First Choral Ode from Norma Jeane Baker of Troy (a translation of Euripides’ Helen) by Anne Carson
[enter Norma Jeane as Mr Truman Capote]
I am my own chorus.
I think of my chorus as Mr Truman Capote.
He was a good friend, he told me the truth. You’ll never admit it when you’ve made a mess,
he said to me once
and that was true.
I can still hear his funny little girl voice – Truman
had a voice like a negligee, always
slipping off one bare shoulder,
just a bit.
And he hated melodrama,
though he loved to quote poetry – highbrow stuff –
here’s one he says is about me –
by Stevie Smith (it’s called ‘Persephone’):
I am that Persephone Who played with her darlings in Sicily Against a background of social security.
Oh what a glorious time we had. Or had we not? They said it was sad. I was born good, grown bad.
And isn’t that how it always starts, this myth that ends with the girl ‘grown bad’?
She’s in a meadow gathering flowers
twirling her own small sunny hours.
When up rides a man on black horses.
Up rides a man in a black hat.
Up rides a man with a black letter to deliver. Shall I make you my queen?
She’s maybe 12 or 13.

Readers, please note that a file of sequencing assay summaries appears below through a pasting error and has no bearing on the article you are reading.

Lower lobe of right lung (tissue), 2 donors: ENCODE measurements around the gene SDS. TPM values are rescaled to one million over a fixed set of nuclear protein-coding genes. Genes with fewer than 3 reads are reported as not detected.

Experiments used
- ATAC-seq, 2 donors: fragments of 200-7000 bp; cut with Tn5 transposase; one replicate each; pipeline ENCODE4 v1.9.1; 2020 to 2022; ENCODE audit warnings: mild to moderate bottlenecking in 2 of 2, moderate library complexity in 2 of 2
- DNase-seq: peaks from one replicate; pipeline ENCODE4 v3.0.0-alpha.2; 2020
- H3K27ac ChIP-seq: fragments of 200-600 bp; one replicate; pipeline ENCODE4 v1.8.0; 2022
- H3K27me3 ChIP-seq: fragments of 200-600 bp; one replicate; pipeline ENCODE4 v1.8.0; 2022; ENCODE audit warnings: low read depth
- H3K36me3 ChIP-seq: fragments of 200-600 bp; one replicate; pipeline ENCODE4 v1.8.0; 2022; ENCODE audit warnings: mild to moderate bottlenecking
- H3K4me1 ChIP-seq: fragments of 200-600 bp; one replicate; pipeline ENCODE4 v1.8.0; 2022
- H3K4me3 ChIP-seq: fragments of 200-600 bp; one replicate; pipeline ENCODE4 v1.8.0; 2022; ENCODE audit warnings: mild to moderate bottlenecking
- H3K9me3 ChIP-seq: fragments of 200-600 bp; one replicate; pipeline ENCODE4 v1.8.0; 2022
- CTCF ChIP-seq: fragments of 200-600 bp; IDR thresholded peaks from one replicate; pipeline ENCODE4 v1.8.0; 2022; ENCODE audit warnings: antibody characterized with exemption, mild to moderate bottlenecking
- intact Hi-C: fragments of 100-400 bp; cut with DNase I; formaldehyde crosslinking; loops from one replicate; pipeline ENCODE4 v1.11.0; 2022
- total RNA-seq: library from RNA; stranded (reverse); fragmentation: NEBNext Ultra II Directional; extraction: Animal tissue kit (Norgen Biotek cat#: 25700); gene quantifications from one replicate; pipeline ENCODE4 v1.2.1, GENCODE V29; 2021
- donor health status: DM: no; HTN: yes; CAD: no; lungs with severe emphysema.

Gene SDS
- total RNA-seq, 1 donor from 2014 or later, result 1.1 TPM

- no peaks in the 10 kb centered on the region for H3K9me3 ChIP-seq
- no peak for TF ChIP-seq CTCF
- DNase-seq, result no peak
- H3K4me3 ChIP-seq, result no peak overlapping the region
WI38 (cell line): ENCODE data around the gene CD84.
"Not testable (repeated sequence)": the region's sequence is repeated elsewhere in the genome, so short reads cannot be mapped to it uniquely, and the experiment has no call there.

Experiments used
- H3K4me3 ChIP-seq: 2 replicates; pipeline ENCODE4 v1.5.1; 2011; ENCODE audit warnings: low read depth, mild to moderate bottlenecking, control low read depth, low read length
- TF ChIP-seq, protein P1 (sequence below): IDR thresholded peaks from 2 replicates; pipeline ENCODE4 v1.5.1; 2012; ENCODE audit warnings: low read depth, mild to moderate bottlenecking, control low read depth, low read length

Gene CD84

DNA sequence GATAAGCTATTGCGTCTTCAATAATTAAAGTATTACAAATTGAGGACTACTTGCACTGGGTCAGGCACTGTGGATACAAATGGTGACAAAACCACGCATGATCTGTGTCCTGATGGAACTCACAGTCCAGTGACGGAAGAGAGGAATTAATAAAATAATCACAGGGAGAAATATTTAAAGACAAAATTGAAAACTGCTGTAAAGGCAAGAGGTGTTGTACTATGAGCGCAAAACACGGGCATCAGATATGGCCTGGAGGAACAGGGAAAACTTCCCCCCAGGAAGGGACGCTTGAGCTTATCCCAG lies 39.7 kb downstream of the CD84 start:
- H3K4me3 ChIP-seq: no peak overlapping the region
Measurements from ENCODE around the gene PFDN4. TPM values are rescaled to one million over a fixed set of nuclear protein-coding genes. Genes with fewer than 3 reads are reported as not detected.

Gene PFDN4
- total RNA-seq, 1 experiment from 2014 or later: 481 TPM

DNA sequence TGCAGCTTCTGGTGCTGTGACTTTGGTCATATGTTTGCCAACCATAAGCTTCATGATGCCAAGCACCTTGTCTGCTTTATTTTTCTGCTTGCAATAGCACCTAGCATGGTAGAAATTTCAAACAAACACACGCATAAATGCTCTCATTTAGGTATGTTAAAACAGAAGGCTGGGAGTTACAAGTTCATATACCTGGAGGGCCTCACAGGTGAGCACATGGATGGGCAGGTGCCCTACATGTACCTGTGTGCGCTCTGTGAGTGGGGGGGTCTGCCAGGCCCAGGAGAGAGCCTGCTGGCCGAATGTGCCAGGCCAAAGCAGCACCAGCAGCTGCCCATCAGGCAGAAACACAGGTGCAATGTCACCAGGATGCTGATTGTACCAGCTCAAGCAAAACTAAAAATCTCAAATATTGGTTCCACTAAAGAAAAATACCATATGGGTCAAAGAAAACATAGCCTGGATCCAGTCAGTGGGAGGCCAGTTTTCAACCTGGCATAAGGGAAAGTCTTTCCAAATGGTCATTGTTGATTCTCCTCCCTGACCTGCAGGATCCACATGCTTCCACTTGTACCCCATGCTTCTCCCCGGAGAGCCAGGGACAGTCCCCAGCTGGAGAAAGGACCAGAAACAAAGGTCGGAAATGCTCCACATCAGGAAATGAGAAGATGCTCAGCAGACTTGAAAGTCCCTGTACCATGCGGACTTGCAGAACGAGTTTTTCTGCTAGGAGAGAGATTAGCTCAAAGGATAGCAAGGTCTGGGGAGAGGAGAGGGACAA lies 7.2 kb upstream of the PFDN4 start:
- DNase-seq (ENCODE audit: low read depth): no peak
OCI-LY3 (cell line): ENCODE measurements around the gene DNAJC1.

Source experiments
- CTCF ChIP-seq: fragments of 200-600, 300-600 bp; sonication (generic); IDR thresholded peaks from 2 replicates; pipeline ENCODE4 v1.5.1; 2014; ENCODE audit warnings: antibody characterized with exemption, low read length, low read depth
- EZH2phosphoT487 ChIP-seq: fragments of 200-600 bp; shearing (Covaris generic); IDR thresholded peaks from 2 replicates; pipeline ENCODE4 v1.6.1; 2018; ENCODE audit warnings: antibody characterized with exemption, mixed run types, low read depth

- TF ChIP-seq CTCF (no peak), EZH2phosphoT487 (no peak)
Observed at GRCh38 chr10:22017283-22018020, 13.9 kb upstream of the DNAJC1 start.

is the story of Helen,
War is the context
and God is a boy.
Oh my darlings,
they tell you you’re born with a precious pearl.
it’s a disaster to be a girl.
Up came the black horses and the dark King. And the harsh sunshine was as if it had never been. In the halls of Hades they said I was queen.
[exit Norma Jeane as Mr Truman Capote]
Anne Carson is working on sonnets to perform in Iceland later this year.
Anne Carson: First Choral Ode from ‘Norma Jeane Baker of Troy’ (a translation of Euripides’ ‘Helen’) via the London Review of Books app
Extraordinary that the writer – Louise Labé – died in 1566 (From Modern Poetry in Translations Advent calendar ):
Kiss me again, kiss me, kiss me more:
Give me one of your most mouth-watering ones
Give me one of your most smouldering ones
I’ll repay it with four, hotter than any embers.
Weary, you say? Here, let me find a cure: